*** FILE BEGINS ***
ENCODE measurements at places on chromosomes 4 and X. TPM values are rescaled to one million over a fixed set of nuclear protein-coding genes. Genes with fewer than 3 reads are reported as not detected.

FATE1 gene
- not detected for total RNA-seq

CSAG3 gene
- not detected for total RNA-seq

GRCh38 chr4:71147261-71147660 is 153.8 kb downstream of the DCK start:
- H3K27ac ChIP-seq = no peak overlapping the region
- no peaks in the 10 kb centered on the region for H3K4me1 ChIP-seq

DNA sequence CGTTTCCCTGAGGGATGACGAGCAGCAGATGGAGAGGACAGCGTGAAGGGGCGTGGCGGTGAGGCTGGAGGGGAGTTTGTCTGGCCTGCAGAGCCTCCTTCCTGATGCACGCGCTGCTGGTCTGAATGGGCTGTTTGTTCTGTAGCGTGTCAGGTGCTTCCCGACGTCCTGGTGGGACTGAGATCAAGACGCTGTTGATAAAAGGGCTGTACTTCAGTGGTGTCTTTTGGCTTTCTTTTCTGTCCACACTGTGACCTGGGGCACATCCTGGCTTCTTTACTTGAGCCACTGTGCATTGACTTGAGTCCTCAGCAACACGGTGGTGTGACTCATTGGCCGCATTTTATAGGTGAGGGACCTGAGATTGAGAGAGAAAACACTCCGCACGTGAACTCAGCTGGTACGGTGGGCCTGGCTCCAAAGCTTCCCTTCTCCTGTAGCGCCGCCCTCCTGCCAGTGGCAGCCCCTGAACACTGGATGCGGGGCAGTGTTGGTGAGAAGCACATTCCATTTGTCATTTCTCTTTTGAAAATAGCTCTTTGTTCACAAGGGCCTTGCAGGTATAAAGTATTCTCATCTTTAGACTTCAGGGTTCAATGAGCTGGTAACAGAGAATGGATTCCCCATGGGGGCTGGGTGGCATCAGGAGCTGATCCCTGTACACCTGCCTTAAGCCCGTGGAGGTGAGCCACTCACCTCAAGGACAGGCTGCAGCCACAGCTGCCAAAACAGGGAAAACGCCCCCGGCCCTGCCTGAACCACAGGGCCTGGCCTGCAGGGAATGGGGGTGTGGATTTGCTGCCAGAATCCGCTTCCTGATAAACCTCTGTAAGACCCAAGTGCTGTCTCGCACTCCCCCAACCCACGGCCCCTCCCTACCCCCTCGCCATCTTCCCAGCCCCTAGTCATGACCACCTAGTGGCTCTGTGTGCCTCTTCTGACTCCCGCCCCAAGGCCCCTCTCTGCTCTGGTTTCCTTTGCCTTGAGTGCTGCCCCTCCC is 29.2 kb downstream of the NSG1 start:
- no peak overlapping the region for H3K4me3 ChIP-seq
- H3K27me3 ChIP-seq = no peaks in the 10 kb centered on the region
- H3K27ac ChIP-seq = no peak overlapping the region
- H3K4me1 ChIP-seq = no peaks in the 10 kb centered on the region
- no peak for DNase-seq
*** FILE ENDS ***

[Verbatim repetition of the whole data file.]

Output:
ENCODE measurements at places on chromosomes 4 and X. TPM values are rescaled to one million over a fixed set of nuclear protein-coding genes. Genes with fewer than 3 reads are reported as not detected.

FATE1 gene
- not detected for total RNA-seq

CSAG3 gene
- not detected for total RNA-seq

GRCh38 chr4:71147261-71147660 is 153.8 kb downstream of the DCK start:
- H3K27ac ChIP-seq = no peak overlapping the region
- no peaks in the 10 kb centered on the region for H3K4me1 ChIP-seq

DNA sequence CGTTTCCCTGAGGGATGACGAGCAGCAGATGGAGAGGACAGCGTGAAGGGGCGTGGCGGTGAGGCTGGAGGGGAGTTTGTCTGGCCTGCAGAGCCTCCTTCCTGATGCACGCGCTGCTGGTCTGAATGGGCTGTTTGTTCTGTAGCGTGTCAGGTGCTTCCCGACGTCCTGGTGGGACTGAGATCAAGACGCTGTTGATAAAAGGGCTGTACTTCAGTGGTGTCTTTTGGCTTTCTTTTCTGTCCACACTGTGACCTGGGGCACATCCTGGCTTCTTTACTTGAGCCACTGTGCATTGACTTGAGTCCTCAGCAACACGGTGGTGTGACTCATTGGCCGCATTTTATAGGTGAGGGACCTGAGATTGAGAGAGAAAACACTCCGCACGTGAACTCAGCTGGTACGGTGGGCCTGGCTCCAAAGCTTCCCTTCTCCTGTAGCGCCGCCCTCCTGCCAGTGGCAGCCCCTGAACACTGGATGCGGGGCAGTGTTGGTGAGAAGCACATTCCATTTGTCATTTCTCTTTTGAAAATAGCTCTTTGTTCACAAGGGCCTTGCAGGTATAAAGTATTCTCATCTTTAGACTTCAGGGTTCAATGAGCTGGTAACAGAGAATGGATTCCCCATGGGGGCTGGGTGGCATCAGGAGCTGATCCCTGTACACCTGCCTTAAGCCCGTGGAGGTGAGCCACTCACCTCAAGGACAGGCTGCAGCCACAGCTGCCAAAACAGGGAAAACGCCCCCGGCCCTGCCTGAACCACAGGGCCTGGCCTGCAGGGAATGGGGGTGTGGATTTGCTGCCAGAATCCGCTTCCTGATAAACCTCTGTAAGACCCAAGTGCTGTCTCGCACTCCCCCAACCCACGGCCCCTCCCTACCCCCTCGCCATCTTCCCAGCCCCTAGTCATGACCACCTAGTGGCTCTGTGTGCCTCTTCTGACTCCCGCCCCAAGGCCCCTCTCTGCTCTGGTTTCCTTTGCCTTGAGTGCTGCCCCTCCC is 29.2 kb downstream of the NSG1 start:
- no peak overlapping the region for H3K4me3 ChIP-seq
- H3K27me3 ChIP-seq = no peaks in the 10 kb centered on the region
- H3K27ac ChIP-seq = no peak overlapping the region
- H3K4me1 ChIP-seq = no peaks in the 10 kb centered on the region
- no peak for DNase-seq